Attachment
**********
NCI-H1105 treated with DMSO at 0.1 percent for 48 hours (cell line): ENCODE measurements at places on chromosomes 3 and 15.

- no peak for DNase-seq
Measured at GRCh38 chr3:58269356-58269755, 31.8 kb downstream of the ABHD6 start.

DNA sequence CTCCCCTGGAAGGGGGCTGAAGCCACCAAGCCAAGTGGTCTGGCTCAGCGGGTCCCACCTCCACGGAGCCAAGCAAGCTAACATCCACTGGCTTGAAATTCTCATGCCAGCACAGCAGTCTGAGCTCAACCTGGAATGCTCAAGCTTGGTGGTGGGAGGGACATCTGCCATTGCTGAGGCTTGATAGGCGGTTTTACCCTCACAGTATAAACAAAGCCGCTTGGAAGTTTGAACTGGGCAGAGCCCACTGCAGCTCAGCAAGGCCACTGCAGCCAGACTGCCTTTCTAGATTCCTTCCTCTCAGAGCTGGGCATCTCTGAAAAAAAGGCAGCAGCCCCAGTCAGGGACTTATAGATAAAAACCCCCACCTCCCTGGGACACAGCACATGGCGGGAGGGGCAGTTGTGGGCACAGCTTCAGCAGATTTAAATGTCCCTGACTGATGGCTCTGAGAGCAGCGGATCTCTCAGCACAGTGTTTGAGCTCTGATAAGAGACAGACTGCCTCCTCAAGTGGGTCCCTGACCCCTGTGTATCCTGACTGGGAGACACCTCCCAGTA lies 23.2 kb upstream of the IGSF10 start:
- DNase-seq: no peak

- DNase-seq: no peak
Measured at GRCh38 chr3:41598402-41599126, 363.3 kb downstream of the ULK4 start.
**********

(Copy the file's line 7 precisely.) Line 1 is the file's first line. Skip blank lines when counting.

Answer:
Measured at GRCh38 chr3:41598402-41599126, 363.3 kb downstream of the ULK4 start.